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If exchange rates are random walks, then almost everything we say about monetary policy is wrong

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Author Info

  • Fernando Alvarez
  • Andrew Atkeson
  • Patrick J. Kehoe

Abstract

The key question asked by standard monetary models used for policy analysis is, How do changes in short-term interest rates affect the economy? All of the standard models imply that such changes in interest rates affect the economy by altering the conditional means of the macroeconomic aggregates and have no effect on the conditional variances of these aggregates. We argue that the data on exchange rates imply nearly the opposite: the observation that exchange rates are approximately random walks implies that fluctuations in interest rates are associated with nearly one-for-one changes in conditional variances and nearly no changes in conditional means. In this sense, standard monetary models capture essentially none of what is going on in the data. We thus argue that almost everything we say about monetary policy using these models is wrong.

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Bibliographic Info

Article provided by Federal Reserve Bank of Minneapolis in its journal Quarterly Review.

Volume (Year): (2008)
Issue (Month): Jul ()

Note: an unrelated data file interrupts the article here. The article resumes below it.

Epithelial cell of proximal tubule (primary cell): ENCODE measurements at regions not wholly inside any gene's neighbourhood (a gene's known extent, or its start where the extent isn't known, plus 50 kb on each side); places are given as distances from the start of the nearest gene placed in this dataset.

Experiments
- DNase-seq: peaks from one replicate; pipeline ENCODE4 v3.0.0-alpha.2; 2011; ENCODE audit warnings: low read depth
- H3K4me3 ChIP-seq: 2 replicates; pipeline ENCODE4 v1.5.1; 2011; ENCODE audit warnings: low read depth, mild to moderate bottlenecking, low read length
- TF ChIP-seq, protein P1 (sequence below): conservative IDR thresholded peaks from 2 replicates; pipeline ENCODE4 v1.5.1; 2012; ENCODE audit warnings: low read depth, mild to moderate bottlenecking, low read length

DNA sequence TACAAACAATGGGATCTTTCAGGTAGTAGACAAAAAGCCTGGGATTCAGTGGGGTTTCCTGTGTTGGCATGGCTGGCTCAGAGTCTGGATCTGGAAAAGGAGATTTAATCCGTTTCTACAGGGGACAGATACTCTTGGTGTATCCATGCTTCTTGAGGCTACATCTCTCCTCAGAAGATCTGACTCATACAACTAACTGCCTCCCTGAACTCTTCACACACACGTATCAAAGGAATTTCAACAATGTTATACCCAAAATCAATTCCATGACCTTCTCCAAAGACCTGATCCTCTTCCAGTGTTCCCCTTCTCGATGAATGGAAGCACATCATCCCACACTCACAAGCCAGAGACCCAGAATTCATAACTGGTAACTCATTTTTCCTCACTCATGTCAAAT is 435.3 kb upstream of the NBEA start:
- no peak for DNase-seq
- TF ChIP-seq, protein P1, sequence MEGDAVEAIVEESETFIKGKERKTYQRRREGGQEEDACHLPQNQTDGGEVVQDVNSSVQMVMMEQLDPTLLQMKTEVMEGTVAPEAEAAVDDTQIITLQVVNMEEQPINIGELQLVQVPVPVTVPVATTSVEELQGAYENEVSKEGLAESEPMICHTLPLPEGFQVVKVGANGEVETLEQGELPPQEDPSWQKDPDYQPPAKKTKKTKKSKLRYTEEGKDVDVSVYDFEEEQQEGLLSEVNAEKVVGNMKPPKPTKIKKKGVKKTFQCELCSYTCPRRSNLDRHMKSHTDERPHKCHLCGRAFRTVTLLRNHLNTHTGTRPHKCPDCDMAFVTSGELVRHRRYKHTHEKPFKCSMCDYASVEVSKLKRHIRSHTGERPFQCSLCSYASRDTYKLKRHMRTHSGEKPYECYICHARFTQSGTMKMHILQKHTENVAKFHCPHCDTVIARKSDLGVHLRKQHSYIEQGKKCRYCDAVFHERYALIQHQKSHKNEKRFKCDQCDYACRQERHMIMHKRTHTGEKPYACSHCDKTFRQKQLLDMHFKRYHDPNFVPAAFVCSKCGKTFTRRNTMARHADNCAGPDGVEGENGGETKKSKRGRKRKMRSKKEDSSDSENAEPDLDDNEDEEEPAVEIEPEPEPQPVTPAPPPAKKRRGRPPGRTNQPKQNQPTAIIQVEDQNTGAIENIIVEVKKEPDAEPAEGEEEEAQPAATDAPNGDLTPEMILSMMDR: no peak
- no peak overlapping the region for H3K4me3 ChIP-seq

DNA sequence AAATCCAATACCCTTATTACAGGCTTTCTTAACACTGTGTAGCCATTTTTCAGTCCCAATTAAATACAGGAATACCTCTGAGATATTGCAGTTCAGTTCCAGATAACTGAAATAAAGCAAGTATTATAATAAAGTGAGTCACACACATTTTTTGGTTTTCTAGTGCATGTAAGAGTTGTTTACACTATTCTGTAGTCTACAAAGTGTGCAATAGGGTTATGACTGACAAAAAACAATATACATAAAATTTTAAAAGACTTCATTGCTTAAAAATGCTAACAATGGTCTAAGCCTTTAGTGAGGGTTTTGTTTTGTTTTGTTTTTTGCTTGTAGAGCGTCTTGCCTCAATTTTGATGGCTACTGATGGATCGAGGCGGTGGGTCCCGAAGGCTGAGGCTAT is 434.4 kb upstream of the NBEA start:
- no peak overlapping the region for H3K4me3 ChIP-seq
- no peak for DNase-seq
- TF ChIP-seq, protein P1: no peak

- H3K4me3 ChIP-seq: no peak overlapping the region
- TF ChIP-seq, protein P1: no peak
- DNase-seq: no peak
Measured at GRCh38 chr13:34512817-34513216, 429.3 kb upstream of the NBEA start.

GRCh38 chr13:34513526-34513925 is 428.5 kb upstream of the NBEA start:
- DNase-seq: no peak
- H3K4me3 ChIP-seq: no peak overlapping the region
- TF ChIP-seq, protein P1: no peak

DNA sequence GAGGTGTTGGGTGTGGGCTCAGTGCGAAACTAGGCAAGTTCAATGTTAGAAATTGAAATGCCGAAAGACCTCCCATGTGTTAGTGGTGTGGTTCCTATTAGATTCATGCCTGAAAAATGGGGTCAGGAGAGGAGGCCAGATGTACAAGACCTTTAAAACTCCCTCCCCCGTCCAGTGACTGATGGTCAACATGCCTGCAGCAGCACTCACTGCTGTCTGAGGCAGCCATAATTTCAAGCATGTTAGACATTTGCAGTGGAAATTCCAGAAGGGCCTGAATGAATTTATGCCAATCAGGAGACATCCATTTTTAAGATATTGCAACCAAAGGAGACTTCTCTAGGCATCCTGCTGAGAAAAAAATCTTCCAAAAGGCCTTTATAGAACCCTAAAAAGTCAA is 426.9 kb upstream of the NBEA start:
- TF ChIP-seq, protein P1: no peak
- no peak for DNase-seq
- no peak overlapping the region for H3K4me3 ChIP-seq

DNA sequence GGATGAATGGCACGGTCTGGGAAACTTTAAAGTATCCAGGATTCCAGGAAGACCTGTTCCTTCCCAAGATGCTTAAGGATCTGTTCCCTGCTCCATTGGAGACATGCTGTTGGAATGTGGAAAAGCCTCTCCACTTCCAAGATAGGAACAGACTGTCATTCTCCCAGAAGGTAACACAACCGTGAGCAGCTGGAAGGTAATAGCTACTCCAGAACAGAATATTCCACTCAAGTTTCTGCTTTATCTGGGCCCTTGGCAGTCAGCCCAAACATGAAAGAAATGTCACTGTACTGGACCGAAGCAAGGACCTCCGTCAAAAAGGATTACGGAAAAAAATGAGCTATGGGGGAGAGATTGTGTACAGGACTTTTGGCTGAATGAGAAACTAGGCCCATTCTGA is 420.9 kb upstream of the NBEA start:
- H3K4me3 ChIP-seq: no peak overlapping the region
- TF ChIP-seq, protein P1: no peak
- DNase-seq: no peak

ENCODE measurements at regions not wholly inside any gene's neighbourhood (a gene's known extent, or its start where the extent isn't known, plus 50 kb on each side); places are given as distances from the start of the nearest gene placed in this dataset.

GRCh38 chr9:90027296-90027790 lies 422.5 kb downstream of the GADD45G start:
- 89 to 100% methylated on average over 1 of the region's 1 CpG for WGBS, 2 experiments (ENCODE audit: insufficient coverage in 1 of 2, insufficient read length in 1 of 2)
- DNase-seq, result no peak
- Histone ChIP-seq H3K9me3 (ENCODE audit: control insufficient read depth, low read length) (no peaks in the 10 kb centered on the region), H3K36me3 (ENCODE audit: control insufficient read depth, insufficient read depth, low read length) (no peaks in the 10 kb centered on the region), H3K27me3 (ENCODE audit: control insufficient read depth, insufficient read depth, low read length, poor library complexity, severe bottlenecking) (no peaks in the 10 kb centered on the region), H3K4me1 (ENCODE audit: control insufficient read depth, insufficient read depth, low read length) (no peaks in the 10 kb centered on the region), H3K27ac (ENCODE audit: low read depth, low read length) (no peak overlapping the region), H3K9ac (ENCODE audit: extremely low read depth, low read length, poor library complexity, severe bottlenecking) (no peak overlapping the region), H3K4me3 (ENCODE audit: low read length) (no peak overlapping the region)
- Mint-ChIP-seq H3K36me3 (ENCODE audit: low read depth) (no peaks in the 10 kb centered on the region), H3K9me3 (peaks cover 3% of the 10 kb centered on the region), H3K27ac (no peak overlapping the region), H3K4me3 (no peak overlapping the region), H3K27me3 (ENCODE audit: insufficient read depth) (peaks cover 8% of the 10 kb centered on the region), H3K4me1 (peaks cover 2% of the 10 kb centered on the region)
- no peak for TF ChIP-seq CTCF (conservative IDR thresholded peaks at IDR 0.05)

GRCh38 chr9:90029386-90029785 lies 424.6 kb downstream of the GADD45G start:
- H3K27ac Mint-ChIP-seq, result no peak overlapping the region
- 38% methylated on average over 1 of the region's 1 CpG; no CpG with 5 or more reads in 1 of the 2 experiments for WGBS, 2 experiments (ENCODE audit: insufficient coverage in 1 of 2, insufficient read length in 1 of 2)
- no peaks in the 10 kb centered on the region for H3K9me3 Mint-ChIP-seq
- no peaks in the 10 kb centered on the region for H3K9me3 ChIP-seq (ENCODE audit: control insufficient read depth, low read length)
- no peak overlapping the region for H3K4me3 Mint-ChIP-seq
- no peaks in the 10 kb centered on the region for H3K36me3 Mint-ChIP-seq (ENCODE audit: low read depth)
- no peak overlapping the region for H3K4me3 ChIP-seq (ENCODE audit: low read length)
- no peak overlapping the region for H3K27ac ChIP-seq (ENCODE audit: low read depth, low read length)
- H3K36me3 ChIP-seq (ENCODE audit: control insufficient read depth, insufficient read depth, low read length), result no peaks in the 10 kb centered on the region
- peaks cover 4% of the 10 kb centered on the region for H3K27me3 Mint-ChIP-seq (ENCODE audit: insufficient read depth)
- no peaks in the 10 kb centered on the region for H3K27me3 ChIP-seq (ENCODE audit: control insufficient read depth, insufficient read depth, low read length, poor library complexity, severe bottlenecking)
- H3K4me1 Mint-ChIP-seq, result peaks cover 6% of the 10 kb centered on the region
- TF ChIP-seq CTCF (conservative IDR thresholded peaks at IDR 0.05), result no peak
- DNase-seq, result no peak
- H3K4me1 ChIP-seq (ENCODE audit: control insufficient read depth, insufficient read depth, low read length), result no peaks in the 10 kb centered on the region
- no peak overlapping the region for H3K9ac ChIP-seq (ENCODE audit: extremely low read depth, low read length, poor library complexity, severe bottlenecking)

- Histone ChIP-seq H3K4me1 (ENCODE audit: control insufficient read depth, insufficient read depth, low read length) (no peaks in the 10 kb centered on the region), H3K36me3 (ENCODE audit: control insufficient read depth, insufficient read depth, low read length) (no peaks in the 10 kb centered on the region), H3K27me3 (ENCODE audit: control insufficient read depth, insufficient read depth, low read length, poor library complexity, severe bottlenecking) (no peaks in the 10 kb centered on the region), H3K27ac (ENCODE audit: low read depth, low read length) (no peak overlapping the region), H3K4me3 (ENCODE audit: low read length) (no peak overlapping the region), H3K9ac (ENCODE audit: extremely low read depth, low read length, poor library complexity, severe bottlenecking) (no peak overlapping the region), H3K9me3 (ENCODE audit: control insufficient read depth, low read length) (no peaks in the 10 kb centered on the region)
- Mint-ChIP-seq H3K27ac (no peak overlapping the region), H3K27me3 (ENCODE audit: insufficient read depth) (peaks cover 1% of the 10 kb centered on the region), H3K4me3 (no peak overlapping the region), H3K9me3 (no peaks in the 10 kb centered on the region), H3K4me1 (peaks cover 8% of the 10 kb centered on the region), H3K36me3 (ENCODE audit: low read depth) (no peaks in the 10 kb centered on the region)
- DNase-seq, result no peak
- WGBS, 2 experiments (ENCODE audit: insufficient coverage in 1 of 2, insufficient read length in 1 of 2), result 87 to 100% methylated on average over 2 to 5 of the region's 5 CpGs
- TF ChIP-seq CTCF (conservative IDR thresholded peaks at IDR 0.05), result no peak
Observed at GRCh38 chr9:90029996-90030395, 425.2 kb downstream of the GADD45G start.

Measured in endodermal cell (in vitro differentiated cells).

Pages: 2-9

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Handle: RePEc:fip:fedmqr:y:2008:i:jul:p:2-9:n:v.32no.1

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Related research

Keywords: Foreign exchange ; Random walks (Mathematics) ; Monetary policy;

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References

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  1. Cheung, Yin-Wong & Chinn, Menzie D. & Pascual, Antonio Garcia, 2005. "Empirical exchange rate models of the nineties: Are any fit to survive?," Journal of International Money and Finance, Elsevier, vol. 24(7), pages 1150-1175, November.
  2. Fernando Alvarez & Andrew Atkeson & Patrick Kehoe, 2007. "Time-Varying Risk, Interest Rates, and Exchange Rates in General Equilibrium," Working Papers CAS_RN_2007_6, Laboratory for Macroeconomic Analysis.
  3. Brandt, Michael W. & Cochrane, John H. & Santa-Clara, Pedro, 2006. "International risk sharing is better than you think, or exchange rates are too smooth," Journal of Monetary Economics, Elsevier, vol. 53(4), pages 671-698, May.
  4. David K. Backus, 2001. "Affine Term Structure Models and the Forward Premium Anomaly," Journal of Finance, American Finance Association, vol. 56(1), pages 279-304, 02.
  5. Meese, Richard A. & Rogoff, Kenneth, 1983. "Empirical exchange rate models of the seventies : Do they fit out of sample?," Journal of International Economics, Elsevier, vol. 14(1-2), pages 3-24, February.
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Cited by:
  1. Callum Jones & Mariano Kulish, 2011. "Long-term Interest Rates, Risk Premia and Unconventional Monetary Policy," RBA Research Discussion Papers rdp2011-02, Reserve Bank of Australia.
  2. Akito Matsumoto, 2011. "Global Liquidity: Availability of Funds for Safe and Risky Assets," IMF Working Papers 11/136, International Monetary Fund.
  3. Christopher Gust & David López-Salido, 2009. "Portfolio inertia and the equity premium," International Finance Discussion Papers 984, Board of Governors of the Federal Reserve System (U.S.).
  4. A. Craig Burnside & Jeremy J. Graveline, 2013. "Exchange Rate Determination, Risk Sharing and the Asset Market View," Working Papers 13-1, Duke University, Department of Economics.
  5. Granger, Clive W.J., 2012. "Useful conclusions from surprising results," Journal of Econometrics, Elsevier, vol. 169(2), pages 142-146.

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